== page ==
Date January 23, 2010 | Map

I like this pub. Spacious and comfortable inside, ornamental central bar, though a bit tucked away in the middle of nowhere between Vauxhall and Waterloo, yet only a few yards away from the Thames. You don’t pass this pub by coincidence, no, you make a conscious decision to go there. And you should.

Zeitgeist at The Jolly Gardeners, by Ewan-M via flickr

Zeitgeist at The Jolly Gardeners, by Ewan-M via flickr

Zeitgeist @ The Jolly Gardeners is a German gastropub, and it is authentically German, apart perhaps from the typical English-style bar in the centre of the room. Not a fake Bavarian impression of a touristic German image, but a proper Kneipe for locals. A bunch of Germans uses this pub for their regular monthly get-togethers, and while it can get busy, the pub has enough space for various groups to mingle. Zeitgeist’s current themed event nights every third Saturday of the month are particularly busy, and that was the reason for our visit: tonight’s theme was NDW = Neue Deutsche Welle, a German music movement from the 80s, which brought back memories from childhood, teenage years and beyond.

However, tonight the group of Germans familiar with these sounds and able to sing along was rather small, almost lost among the horde of people that filled the pub almost to its limit (which probably means half as full as during Euro 2008). We were thus very lucky to get a table, which we needed for our plates: Zeitgeist offered a free German buffet with currywurst, potato salad, noodle salad, and a number of other typical German party food items. Great.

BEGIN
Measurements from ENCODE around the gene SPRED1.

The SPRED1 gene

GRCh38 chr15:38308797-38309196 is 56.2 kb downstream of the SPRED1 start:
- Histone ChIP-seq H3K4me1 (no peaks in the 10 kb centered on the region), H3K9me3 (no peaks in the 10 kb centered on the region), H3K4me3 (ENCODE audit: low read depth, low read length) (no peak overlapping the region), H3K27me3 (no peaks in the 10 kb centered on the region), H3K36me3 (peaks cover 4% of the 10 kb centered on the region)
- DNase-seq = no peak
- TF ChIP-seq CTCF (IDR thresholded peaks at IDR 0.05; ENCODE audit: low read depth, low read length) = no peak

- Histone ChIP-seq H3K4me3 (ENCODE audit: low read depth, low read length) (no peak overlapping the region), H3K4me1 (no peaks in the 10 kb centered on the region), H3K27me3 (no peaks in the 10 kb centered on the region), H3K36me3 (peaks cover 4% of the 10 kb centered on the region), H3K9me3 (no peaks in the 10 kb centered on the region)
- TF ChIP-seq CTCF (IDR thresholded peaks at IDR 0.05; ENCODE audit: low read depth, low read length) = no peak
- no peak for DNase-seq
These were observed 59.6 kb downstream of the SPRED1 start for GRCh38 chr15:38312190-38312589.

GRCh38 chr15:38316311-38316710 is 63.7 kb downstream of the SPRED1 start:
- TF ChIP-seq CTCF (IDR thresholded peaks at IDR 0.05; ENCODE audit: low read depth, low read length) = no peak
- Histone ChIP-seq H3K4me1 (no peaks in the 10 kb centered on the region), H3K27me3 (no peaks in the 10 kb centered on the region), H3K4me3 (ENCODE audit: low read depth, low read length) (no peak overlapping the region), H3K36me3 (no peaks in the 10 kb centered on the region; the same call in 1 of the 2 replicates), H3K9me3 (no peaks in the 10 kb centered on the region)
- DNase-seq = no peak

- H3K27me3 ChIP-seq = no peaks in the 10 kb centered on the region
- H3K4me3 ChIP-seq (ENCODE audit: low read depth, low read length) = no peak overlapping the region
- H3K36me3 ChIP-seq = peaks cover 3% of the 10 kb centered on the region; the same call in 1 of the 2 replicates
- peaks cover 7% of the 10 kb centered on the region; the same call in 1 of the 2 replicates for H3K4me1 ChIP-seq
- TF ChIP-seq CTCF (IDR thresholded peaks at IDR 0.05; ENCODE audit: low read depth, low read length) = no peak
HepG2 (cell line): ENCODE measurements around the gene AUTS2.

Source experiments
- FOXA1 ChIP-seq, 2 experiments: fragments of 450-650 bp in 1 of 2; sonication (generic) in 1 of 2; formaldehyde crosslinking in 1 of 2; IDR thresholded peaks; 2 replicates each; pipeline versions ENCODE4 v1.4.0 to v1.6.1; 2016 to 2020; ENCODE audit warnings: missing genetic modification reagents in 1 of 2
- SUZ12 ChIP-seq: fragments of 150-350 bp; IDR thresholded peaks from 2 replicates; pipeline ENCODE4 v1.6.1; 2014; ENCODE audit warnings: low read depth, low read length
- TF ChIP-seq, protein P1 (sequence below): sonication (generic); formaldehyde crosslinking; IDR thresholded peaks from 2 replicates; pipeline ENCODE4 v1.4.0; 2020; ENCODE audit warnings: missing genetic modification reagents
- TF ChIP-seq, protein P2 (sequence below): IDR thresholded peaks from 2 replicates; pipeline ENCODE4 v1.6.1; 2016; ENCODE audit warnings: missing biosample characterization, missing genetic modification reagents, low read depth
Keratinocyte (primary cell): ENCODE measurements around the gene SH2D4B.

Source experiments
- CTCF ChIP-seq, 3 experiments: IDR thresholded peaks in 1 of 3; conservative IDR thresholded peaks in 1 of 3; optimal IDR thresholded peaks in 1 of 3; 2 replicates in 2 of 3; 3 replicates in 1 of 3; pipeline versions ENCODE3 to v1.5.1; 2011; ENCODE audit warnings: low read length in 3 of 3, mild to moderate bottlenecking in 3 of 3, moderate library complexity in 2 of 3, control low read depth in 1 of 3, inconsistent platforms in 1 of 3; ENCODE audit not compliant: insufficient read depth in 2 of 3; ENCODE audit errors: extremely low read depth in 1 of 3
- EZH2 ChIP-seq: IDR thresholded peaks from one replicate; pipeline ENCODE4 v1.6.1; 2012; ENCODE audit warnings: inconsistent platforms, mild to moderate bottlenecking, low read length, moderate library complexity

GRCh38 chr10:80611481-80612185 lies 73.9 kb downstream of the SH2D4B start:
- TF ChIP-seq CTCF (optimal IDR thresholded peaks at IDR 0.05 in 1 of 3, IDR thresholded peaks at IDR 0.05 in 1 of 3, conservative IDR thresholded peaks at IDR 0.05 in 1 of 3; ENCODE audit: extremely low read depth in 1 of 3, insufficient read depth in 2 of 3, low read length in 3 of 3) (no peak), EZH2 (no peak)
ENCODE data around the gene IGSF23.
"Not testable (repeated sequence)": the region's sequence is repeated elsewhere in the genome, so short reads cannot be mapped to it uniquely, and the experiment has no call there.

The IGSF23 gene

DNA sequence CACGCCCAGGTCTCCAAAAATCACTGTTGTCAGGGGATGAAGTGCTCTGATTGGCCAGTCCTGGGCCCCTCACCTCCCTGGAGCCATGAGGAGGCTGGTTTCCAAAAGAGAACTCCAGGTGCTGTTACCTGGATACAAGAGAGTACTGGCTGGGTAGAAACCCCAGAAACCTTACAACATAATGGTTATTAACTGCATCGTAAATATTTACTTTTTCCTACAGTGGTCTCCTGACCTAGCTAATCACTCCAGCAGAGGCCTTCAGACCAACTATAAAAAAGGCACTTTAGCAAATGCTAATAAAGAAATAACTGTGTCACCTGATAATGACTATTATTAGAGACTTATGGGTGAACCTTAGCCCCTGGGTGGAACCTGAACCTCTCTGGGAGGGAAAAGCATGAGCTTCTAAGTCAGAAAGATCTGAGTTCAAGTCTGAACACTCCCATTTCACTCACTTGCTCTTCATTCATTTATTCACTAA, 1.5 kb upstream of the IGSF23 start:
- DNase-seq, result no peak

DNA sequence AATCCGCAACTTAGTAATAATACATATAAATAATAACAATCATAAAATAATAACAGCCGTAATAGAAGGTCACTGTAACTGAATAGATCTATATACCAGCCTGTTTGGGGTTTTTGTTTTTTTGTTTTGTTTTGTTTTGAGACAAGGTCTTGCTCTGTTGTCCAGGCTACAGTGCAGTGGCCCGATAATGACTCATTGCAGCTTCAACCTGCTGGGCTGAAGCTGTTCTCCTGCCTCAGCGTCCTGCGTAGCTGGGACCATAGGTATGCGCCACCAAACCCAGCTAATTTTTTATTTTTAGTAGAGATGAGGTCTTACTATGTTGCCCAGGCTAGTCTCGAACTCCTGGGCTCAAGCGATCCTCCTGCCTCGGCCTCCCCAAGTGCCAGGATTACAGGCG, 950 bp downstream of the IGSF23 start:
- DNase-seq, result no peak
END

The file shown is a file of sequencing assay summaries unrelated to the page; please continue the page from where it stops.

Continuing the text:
Zeitgeist is renowned for its formidable range of German beers both on draught and bottled. I am probably committing high treason now by my admission to prefer good English real ales to German beer, which I find much to bitter on average. But one of Zeitgeist’s beer taps oozes out Köstritzer, the one German beer that easily passes my tastebud test: it’s black, it’s sweetish, it’s light, it’s delicious. One pint sets you back quite a lot money-wise, even for London standards, but every now and then you should give yourself a treat.

I can confirm that Zeitgeist’s food is really authentic. Definitely not what I had on a daily basis when I was living in Germany, as the German fare is generally far too meaty and hearty for daily intake, but Zeitgeist offers a nice sample of a few regional German cuisines. It definitely helps that both the landlord and the chef are German, as are most of the bar staff. I have not tried their Sunday brunch every second Sunday of the month yet, but it is definitely on my list: eating without pause from breakfast at 11am until roast and dessert at 3pm including free unlimited coffee and tea for about £15 sounds nothing short of brilliant.

Beer in the Evening Review
Fancy a Pint Review
Time Out London Review

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